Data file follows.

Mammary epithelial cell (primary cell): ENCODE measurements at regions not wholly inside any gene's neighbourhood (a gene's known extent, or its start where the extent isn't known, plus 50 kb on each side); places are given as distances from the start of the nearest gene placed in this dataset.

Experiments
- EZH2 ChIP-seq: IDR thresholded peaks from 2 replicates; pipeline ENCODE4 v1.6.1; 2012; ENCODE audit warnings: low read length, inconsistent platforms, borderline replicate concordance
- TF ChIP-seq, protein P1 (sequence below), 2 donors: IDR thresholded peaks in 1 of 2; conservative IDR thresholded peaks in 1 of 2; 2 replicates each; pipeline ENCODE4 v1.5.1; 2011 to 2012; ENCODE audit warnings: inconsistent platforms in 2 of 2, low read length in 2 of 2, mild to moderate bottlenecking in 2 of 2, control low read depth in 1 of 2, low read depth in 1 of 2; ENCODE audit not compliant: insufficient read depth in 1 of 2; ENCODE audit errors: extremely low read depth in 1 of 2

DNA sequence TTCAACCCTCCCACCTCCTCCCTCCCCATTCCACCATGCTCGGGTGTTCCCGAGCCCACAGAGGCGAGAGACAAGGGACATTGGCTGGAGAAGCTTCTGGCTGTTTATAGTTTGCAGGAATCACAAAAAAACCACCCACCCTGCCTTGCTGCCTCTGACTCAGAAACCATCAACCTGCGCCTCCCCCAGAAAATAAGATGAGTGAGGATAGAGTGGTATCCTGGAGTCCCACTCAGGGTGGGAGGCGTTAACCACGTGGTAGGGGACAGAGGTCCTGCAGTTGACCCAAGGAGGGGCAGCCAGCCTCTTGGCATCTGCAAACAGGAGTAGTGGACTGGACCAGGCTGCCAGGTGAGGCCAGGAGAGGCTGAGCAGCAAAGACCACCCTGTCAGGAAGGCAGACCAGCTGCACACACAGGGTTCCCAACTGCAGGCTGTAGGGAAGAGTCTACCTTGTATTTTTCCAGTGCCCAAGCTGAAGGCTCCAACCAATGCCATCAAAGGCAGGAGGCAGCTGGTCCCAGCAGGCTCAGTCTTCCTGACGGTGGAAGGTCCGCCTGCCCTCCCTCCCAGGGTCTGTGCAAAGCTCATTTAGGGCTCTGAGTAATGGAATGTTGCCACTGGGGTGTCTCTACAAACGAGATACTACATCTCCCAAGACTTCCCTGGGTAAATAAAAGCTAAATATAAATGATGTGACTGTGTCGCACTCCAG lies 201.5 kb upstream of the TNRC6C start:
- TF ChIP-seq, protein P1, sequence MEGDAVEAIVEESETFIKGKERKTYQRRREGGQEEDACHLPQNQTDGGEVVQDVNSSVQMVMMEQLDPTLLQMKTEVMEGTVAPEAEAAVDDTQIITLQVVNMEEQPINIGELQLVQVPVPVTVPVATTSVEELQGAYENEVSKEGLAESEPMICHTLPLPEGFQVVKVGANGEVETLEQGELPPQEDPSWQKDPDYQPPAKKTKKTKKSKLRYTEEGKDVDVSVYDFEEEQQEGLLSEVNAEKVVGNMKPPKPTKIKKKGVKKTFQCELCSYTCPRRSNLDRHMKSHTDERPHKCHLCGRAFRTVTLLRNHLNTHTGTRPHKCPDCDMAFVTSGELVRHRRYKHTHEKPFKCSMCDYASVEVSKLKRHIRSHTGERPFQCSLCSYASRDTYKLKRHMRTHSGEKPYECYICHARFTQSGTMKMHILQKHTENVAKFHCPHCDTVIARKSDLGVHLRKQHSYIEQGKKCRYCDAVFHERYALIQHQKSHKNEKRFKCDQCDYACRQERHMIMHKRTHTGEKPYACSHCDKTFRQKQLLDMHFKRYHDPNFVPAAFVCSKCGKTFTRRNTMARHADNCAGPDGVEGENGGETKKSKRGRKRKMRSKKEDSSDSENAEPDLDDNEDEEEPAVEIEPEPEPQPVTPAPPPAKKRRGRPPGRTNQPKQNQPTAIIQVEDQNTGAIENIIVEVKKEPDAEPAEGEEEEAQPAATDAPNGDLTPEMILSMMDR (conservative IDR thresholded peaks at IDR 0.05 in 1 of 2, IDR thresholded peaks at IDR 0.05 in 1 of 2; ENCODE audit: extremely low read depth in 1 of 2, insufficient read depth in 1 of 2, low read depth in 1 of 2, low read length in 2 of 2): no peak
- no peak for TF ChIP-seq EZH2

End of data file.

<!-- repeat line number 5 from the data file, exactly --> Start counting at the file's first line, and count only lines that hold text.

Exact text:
DNA sequence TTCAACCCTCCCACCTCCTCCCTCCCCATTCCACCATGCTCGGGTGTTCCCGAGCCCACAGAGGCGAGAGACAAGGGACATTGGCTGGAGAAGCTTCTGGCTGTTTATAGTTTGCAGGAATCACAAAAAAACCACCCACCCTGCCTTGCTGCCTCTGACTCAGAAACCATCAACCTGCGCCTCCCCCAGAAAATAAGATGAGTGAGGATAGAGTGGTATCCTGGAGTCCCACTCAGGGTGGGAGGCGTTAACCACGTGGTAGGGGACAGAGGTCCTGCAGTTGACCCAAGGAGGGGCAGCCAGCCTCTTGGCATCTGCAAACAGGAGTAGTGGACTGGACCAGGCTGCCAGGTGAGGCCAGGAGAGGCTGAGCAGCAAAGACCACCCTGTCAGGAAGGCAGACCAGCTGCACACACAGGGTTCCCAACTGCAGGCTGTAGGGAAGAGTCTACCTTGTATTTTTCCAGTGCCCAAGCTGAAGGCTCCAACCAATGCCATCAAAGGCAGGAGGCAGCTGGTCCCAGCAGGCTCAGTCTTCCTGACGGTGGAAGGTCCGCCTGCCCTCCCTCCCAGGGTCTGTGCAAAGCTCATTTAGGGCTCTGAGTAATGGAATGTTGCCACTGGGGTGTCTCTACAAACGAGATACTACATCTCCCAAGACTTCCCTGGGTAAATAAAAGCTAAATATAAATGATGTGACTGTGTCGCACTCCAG lies 201.5 kb upstream of the TNRC6C start: